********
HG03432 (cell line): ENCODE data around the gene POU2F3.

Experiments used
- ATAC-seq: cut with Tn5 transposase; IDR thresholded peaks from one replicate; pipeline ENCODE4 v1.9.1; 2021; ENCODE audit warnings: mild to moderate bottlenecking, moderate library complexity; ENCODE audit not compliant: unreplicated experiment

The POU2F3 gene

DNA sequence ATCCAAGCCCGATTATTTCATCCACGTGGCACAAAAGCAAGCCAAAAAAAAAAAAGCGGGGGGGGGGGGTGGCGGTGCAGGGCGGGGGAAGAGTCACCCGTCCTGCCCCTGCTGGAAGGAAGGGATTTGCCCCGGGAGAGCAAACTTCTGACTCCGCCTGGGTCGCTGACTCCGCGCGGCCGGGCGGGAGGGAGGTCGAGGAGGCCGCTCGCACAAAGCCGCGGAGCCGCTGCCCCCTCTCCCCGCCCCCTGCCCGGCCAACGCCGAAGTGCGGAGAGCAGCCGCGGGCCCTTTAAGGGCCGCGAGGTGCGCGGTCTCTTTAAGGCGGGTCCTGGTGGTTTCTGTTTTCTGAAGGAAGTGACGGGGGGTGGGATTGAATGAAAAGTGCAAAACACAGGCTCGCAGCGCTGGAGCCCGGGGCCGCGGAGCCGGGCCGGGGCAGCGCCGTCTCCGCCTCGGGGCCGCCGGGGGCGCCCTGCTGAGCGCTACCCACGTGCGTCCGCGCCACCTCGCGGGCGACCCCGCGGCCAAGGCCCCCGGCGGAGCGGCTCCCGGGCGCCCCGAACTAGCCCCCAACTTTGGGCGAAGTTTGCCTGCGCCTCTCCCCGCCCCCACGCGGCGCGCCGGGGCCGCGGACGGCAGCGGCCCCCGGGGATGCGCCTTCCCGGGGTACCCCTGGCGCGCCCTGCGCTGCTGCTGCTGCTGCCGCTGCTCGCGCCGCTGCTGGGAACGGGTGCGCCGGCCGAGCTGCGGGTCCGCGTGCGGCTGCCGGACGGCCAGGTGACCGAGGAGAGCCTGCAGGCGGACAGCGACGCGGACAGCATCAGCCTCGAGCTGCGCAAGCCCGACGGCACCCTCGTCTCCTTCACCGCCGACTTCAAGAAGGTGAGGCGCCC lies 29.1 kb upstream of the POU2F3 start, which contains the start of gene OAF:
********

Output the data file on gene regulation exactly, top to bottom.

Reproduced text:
HG03432 (cell line): ENCODE data around the gene POU2F3.

Experiments used
- ATAC-seq: cut with Tn5 transposase; IDR thresholded peaks from one replicate; pipeline ENCODE4 v1.9.1; 2021; ENCODE audit warnings: mild to moderate bottlenecking, moderate library complexity; ENCODE audit not compliant: unreplicated experiment

The POU2F3 gene

DNA sequence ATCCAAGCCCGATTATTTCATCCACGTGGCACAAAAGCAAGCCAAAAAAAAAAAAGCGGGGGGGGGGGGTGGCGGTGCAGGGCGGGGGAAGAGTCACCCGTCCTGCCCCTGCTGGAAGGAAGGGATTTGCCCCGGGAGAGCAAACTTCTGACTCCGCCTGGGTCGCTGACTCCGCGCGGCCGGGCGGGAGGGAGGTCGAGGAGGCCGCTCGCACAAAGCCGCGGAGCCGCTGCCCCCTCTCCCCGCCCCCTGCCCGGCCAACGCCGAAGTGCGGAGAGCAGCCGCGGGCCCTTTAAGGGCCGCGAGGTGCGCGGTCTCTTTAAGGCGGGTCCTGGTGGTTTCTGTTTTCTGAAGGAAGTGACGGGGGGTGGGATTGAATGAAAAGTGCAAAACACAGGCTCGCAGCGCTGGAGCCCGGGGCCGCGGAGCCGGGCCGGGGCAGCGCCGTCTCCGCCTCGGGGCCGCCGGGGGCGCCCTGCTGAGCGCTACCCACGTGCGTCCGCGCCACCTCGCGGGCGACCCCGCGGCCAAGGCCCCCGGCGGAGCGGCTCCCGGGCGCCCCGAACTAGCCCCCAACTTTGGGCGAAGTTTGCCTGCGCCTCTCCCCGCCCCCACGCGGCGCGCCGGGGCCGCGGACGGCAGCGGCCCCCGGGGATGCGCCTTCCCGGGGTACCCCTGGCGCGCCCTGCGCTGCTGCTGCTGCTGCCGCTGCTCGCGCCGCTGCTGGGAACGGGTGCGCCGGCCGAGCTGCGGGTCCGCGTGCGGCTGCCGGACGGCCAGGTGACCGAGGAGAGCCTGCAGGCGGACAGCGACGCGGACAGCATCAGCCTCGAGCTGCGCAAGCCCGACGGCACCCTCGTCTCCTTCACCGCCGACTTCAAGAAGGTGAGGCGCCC lies 29.1 kb upstream of the POU2F3 start, which contains the start of gene OAF: